The opening of Fences contrasts the European immigrant experience with that of the descendants of African slaves. By 1957, the time of the play, those early twentieth-century European immigrants were full participants in the American Dream and had contributed to making the 1950s a decade during which life seemed “rich, full, and flourishing.” Fences – Opening Stage Directions Troy’s values are rooted in his sense of responsibility. He carries out his responsibilities diligently and he expects others to fulfill their responsibilities to him. As he tells Cory, “Mr. Rand don’t give me my money come payday cause he likes me. He gives me cause he owe me.”

This emphasis on responsibility may work well for Troy in the workplace, but it fails him at home. Responsibility displaces love as the most important family value for Troy. “It’s my duty to take care of you. I owe a responsibility to you! ... I ain’t got to like you.” Troy and Responsibility
“My concern was the idea of missed possibilities. Music and sports were the traditional inroads for blacks, and in both Ma Rainey and Fences, with both Levee and Troy, even those inroads fail.”

– August Wilson Wilson completed the cycle, but the plays were not written in chronological order.

1900s ― Gem of the Ocean (2003)
1910s ― Joe Turner’s Come and Gone (1988)
1920s ― Ma Rainey’s Black Bottom (1985), set in Chicago
1930s ― The Piano Lesson (1990)
1940s ― Seven Guitars (1995)
1950s ― Fences (1987)
1960s ― Two Trains Running (1991)
1970s ― Jitney (1982)
1980s ― King Hedley II (1999)
1990s ― Radio Golf (2005) Century Cycle continued … Fences is a play about an African-American family in 1960’s Pittsburg. The father, Troy Maxon, is a former Minor League baseball player who was prevented from going pro because of race. His rise and fall is the main action of the play.

Fences is part of August Wilson’s ten-play cycle that explores the African-American experience in the twentieth century.

“I’m taking each decade and looking at one of the most important questions that blacks confronted in that decade and writing a play about it. … Put them all together and you have a history.” ~August Wilson The Century Cycle Much of Troy’s hope derives from his bolstering of himself and his low self-esteem through self-mythologizing.

He draws on the Bible to recreate himself as a man of mythical or Biblical proportions.

Troy wants to give himself grandeur, power, and a sense of immortality.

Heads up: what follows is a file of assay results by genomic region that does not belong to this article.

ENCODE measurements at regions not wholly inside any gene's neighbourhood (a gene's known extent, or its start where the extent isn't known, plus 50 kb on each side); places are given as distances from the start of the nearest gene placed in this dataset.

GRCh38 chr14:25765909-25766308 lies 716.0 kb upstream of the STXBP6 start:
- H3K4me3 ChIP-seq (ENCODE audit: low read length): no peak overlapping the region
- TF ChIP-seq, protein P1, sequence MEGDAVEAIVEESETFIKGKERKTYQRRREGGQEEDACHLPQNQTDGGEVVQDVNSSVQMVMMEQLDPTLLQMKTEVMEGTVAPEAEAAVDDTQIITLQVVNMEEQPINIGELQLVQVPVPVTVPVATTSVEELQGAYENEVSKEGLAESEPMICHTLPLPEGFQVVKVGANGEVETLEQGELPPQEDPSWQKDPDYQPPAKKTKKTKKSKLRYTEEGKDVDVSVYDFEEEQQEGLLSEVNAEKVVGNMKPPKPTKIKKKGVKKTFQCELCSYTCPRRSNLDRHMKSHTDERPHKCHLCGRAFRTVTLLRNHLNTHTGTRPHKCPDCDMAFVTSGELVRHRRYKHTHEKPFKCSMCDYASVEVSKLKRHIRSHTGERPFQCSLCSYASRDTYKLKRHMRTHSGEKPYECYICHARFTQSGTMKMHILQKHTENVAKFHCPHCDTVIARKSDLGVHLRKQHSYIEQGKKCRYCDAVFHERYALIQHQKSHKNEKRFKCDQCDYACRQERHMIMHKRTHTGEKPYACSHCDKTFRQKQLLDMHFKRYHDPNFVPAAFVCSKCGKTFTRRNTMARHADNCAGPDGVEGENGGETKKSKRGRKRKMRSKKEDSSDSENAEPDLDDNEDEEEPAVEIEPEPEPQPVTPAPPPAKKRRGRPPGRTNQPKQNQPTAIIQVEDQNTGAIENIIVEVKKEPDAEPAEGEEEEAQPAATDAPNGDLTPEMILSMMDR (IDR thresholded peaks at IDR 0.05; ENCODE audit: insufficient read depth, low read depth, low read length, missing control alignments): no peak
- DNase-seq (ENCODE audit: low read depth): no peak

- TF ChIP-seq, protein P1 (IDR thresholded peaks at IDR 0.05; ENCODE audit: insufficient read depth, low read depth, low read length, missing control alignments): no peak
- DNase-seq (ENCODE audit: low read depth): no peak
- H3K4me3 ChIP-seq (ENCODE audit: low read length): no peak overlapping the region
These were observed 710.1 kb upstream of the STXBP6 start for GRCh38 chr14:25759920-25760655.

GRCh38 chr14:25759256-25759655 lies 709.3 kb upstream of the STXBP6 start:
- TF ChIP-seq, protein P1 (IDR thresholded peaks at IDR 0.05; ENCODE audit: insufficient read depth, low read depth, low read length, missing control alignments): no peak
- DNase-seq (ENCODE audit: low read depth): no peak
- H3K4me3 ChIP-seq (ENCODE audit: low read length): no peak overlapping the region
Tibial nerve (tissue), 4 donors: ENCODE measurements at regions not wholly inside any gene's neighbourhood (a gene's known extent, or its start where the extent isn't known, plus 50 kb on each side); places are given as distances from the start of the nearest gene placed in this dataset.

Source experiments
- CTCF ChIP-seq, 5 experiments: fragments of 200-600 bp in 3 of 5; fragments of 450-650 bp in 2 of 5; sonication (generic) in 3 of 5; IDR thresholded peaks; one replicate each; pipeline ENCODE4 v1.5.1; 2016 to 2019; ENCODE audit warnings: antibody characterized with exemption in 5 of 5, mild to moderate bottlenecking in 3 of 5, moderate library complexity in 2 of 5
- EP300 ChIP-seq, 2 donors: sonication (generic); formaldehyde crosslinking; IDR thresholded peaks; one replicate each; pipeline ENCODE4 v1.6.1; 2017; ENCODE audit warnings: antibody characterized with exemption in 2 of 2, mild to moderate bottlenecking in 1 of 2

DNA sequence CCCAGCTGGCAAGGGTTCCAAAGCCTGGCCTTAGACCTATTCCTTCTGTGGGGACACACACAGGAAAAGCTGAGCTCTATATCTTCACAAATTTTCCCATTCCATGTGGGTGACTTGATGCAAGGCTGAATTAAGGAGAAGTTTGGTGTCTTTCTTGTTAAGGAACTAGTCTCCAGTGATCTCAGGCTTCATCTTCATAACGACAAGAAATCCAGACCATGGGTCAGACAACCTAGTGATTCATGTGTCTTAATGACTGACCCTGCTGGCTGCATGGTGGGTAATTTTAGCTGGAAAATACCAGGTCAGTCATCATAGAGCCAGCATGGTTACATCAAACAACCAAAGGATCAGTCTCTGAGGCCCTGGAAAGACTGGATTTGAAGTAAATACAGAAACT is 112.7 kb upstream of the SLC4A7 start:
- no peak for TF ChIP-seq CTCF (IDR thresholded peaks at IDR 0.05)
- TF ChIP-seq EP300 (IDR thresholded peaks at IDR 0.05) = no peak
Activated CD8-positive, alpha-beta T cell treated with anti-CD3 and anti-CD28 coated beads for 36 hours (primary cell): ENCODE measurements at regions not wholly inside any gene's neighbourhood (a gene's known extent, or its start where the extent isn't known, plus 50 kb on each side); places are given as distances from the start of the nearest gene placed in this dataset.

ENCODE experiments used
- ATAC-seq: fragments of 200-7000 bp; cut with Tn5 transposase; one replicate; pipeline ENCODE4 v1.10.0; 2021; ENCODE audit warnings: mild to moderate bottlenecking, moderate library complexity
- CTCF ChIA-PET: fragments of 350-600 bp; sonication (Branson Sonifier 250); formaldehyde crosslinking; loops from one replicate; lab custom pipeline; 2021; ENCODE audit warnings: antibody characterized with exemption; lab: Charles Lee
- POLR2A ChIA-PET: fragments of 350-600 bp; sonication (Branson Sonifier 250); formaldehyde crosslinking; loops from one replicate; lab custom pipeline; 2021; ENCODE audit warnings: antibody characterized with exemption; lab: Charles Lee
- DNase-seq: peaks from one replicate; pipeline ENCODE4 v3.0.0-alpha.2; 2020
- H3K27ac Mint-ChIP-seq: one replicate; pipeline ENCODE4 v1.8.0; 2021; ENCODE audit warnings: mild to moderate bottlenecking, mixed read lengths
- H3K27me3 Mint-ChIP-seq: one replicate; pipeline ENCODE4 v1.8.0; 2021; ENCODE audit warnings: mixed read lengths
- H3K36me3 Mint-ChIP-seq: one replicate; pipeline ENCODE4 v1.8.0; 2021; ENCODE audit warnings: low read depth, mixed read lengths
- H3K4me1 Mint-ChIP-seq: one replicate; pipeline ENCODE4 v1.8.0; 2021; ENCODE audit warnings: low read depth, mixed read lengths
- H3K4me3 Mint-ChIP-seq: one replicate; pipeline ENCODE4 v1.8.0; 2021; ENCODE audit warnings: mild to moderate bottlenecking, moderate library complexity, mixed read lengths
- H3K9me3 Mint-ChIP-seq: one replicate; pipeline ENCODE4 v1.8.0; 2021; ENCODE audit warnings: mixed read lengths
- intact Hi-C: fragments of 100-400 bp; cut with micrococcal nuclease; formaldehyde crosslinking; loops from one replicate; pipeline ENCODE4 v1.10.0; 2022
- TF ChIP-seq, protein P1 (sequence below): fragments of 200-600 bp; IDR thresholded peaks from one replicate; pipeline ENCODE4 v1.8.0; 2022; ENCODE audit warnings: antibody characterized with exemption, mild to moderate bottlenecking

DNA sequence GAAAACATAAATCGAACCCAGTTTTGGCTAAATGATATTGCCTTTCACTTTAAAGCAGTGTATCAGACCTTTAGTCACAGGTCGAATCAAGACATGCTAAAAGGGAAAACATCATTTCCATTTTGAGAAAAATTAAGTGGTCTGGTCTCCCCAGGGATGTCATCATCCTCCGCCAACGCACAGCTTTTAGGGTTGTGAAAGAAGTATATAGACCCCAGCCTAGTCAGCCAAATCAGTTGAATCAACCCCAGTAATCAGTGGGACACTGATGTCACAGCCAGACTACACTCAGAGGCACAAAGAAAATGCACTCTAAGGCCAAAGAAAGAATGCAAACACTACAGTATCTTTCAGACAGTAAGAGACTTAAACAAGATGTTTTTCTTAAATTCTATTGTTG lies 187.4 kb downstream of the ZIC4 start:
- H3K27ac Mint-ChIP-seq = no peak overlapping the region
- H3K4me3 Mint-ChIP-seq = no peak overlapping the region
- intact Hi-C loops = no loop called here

He wants those around him to admire him the way fans once admired him. Troy and Self-Mythologizing
Troy’s first name suggests the legendary city of Troy (from Homer’s Iliad) – and Fences is about the fall of Troy Maxson. His surname, Maxson, is an amalgamation of Mason and Dixon, i.e., the Mason-Dixon line, which separated the slave states from the free states. Troy was raised in the South, served a lengthy prison sentence, and lived subsequent years in the North.

Troy’s life has been filled with hope and disappointment. He was an outstanding baseball player in prison, but his professional career was disappointing because of the color barrier in Major League Baseball. Troy Maxson

In total, Wilson won two Pulitzer Prizes and seven New York Drama Critics Circle Awards, and he has received twenty-three honorary degrees. Wilson continued … Frustrated by his lack of direction, his mother threw him out of the house. Wilson enlisted in the army, but spent only one year in active service before returning to Pittsburgh to live in a boarding house.

He began writing poetry, but did not have much of an impact as a poet.

In 1969, Wilson, with playwright and teacher Rob Penny, founded Black Horizons on the Hill, a black activist theater company. Wilson continued … August Wilson was born in 1945 in Pittsburgh, PA, in an impoverished section known as the Hill District. He was raised in a two-room apartment without hot water or a telephone. His German father abandoned him and his African-American mother and saw Wilson rarely.

Wilson stopped going to school at the age of fifteen when a teacher falsely accused him of plagiarizing a paper on Napoleon. A voracious reader, Wilson spent his days in the local library. August Wilson Troy uses baseball as a metaphor throughout the play. Baseball not only gives his life direction, but it also gives him a vocabulary for self-expression. Although Troy may be illiterate, his use of baseball imagery is at times poetic and always expressive. Troy and Baseball Fences by August Wilson